Belfast Telegraph

Home News UK

Johnson insists ‘no interest to declare’ over links with American businesswoman

The PM has been referred to the police complaints body to assess whether he should face a criminal investigation over his links with Jennifer Arcuri.

Twitter handout photo issued by @SteveWardrec of Jennifer Arcuri, Prime Minister Boris Johnson has been referred to the police complaints body to assess whether he should face a criminal investigation over his links with the American businesswoman.
Twitter handout photo issued by @SteveWardrec of Jennifer Arcuri, Prime Minister Boris Johnson has been referred to the police complaints body to assess whether he should face a criminal investigation over his links with the American businesswoman.

By Harriet Line, PA Deputy Political Editor and Gavin Cordon, PA Whitehall Editor

Boris Johnson has insisted there was “no interest to declare” amid a storm over his association with an American businesswoman when he was mayor of London.

On Friday, the Prime Minister was referred to the police complaints body to assess whether he should face a criminal investigation over his links with former model Jennifer Arcuri.

The Sunday Times has now reported that she confided to four friends that they had been engaged in an affair during his time in City Hall.

It follows reports by the same paper that Ms Arcuri was given £126,000 in public money and privileged access to three foreign trade missions led by Mr Johnson while he was mayor.

But appearing on BBC One’s The Andrew Marr Show, Mr Johnson insisted “everything was done with full propriety”.

Pressed on whether he declared an interest relating to his links with Ms Arcuri, he said: “There was no interest to declare…

“Let’s be absolutely clear, I am very, very proud of everything that we did and certainly everything that I did as mayor of London.”

And he accused his successor Sadiq Khan of “peddling” the reports, adding: “I may say that the current mayor of London could possibly spend more time investing in police officers than he is investing in press officers and peddling this kind of stuff.”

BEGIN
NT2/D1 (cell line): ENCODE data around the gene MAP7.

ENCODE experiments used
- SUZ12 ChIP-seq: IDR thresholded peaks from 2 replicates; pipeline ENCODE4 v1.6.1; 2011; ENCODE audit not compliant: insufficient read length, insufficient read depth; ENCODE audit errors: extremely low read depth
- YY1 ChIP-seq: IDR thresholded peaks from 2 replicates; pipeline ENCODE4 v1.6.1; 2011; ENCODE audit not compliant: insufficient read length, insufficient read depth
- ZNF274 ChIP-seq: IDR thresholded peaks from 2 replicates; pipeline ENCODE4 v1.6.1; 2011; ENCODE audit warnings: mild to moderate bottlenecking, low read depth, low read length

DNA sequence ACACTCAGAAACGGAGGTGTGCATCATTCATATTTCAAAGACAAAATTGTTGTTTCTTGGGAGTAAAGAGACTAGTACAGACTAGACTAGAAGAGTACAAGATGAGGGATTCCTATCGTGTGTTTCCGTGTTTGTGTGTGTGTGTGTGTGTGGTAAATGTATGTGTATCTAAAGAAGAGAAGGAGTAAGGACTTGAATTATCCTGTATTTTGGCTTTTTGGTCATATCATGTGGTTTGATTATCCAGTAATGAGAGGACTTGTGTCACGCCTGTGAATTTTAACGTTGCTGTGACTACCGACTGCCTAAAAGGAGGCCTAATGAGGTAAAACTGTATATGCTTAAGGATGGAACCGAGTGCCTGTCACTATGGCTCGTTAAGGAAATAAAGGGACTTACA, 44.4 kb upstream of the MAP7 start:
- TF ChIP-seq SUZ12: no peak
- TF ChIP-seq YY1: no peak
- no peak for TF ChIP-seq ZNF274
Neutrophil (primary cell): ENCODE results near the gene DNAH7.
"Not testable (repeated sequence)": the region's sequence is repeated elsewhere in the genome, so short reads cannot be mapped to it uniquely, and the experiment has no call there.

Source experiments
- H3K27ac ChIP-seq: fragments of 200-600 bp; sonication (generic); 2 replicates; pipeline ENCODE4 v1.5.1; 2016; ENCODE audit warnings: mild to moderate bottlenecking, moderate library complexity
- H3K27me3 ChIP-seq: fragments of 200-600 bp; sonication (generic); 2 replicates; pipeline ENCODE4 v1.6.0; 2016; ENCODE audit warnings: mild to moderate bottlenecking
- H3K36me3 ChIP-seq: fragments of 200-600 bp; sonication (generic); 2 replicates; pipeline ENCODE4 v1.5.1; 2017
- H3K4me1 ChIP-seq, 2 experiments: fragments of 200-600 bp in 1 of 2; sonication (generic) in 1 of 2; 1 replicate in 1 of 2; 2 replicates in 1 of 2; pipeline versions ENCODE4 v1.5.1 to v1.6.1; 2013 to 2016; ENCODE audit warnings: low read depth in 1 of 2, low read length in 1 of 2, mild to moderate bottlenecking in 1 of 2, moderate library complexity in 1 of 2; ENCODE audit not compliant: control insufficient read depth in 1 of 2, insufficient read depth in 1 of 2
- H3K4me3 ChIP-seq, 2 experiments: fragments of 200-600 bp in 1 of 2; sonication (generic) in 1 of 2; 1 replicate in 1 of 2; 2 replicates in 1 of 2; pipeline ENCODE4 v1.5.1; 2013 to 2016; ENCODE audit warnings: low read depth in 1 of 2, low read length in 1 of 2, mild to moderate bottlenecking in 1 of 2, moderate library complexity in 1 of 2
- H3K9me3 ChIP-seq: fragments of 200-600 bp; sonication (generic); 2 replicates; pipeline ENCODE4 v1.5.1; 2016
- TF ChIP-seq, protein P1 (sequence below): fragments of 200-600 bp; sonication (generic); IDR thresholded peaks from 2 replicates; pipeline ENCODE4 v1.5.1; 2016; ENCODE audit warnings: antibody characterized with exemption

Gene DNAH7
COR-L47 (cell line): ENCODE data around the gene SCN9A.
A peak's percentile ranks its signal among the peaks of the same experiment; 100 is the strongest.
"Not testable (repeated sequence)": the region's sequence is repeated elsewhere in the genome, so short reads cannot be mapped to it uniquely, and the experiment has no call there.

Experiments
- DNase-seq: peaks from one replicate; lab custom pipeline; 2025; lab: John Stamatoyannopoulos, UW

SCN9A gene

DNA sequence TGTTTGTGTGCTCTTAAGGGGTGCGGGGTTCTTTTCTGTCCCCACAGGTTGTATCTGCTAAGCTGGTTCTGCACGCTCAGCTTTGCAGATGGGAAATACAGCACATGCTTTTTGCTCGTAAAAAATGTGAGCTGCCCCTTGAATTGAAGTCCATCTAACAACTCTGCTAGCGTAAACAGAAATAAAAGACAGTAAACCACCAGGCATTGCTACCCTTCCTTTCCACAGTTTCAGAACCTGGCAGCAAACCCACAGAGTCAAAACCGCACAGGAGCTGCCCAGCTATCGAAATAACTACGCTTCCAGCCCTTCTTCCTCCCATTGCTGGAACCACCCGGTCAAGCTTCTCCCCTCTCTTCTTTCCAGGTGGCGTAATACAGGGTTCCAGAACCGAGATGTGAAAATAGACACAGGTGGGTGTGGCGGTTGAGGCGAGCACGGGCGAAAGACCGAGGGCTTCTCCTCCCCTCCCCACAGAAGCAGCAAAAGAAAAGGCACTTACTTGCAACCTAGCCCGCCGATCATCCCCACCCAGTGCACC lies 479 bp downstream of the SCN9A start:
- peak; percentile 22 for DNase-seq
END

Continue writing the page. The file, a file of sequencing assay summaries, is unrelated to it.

Mr Johnson, speaking later on a visit to North Manchester General Hospital as the Tory Party conference got under way, said he was “very happy with everything that I did as mayor of London and very proud of the record that we have”.

“Everything that I did when promoting London overseas or whatever and making my speeches was done in complete conformity with the code and the rules.”

Asked if he misused public funds, he replied: “Everything I did was in complete conformity with the rules.”

The Sunday Times said that David Enrich, now the finance editor of The New York Times, had said he had been told of the alleged relationship by two of Ms Arcuri’s friends when he was working for another newspaper.

His account was said by the Sunday Times to corroborate that of other sources who had spoken to Ms Arcuri.

Downing Street refused to comment on the report.

The claims come after the Greater London Authority (GLA) said its monitoring officer had recorded a “conduct matter” against Mr Johnson over allegations Ms Arcuri received favourable treatment because of her friendship with him while he was mayor of London.

The Independent Office for Police Conduct (IOPC) is now considering whether there are grounds to investigate the Prime Minister for the criminal offence of misconduct in public office.

The GLA statement, denounced by Downing Street as a “nakedly political put-up job” on the eve of the Tory Party conference, came after details of Ms Arcuri’s links to Mr Johnson were first highlighted in the Sunday Times last week.

Mr Johnson has consistently denied any wrongdoing in relation to his links with Ms Arcuri.

Mr Enrich told The Sunday Times that he had been working on an article on Ms Arcuri’s business partner for the Wall Street Journal, published in 2013, when he interviewed her and spoke to a number of people in her close circle.

bpanews_3874c710-69b3-4f38-9b3b-5b41031f337b_embedded245657638
Boris Johnson, accompanied by partner Carrie Symonds, arrives at the Conservative Party conference in Manchester (Stefan Rousseau/PA)

“Two friends from her business class said they had been told by Ms Arcuri that she was sleeping with Boris. They told me that before and after that story ran,” he told the paper.

The latest allegations of infidelity follow a string of well-publicised stories involving Mr Johnson’s private life, some of which plagued his 25 year marriage to second wife Marina Wheeler.

In 2004 he was sacked from the Tory frontbench over a reported affair with journalist and colleague at The Spectator, Petronella Wyatt.

He described claims about the relationship as “an inverted pyramid of piffle” at the time.

Affair claims reared their head again in 2006 when it was reported that the married father-of-four had been romancing Anna Fazackerley of the Times Higher Education Supplement.

The Appeal Court ruled in 2013 that the public had a right to know that he had fathered a daughter during another adulterous liaison with another woman, Helen Macintyre, while mayor of London in 2009.

Despite surviving years of turmoil, Mr Johnson and his lawyer wife separated and began divorce proceedings in 2018 and he is now living at Downing Street with former Tory Party worker Carrie Symonds, 31.

PA

Popular

From Belfast Telegraph